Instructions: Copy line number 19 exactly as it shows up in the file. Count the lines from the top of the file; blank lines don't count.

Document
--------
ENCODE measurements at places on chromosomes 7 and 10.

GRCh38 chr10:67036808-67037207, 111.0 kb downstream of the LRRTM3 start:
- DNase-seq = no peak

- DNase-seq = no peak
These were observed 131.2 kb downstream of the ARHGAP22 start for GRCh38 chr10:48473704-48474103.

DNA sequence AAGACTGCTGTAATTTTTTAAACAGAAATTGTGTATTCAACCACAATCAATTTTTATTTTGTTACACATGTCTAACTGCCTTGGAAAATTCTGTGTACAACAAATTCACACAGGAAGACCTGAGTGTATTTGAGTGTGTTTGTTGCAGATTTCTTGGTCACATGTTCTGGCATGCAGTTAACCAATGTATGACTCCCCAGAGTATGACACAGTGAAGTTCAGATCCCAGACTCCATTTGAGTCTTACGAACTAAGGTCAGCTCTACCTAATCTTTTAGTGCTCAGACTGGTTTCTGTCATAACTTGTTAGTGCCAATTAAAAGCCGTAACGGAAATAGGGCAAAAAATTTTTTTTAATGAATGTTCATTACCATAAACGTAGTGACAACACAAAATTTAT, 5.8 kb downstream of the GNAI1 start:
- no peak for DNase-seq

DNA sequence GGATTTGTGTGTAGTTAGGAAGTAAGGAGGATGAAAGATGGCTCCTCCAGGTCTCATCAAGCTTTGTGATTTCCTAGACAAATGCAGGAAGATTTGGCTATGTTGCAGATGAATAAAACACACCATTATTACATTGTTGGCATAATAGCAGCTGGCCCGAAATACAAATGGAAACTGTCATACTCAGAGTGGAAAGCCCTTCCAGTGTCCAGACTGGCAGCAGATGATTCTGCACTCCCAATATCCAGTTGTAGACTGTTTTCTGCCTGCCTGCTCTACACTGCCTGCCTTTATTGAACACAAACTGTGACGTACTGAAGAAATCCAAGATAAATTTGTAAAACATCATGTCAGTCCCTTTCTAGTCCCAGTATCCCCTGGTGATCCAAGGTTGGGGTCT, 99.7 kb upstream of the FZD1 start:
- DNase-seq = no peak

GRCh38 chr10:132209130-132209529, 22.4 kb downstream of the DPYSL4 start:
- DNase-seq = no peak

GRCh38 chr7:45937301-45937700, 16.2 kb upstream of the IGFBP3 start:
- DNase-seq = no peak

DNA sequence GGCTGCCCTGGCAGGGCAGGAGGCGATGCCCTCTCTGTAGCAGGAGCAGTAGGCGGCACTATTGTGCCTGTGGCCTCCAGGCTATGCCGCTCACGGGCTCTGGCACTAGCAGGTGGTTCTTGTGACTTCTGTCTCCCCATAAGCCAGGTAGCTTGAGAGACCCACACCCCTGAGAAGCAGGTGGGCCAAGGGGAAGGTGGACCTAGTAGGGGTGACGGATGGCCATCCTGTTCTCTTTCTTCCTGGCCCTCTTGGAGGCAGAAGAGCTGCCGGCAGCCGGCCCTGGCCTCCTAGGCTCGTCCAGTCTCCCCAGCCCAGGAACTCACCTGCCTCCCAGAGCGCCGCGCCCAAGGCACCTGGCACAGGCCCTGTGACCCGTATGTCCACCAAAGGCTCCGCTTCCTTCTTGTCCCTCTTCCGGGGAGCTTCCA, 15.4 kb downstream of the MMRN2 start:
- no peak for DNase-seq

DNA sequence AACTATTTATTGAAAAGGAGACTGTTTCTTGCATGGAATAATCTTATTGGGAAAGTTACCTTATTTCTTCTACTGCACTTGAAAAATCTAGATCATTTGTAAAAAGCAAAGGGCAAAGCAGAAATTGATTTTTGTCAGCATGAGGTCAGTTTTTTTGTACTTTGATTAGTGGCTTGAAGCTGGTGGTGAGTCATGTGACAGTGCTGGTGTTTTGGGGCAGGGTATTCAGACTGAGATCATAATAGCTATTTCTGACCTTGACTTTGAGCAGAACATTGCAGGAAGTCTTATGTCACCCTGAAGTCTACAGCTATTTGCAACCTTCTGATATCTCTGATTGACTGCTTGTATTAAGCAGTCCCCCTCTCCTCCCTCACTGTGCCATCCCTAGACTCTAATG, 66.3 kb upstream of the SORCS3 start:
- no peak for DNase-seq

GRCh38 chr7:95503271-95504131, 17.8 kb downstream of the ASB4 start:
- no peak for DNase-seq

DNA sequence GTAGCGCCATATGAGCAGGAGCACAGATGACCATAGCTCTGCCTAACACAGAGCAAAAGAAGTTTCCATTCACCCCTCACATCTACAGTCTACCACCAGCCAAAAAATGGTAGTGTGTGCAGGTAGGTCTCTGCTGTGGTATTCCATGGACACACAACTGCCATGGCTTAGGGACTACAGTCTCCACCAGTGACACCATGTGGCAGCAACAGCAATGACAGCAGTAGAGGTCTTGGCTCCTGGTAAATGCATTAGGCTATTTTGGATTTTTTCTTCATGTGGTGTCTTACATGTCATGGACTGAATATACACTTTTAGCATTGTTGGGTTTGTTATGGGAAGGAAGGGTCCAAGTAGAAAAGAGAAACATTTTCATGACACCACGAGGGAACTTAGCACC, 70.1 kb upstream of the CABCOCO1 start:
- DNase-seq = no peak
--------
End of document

- no peak for DNase-seq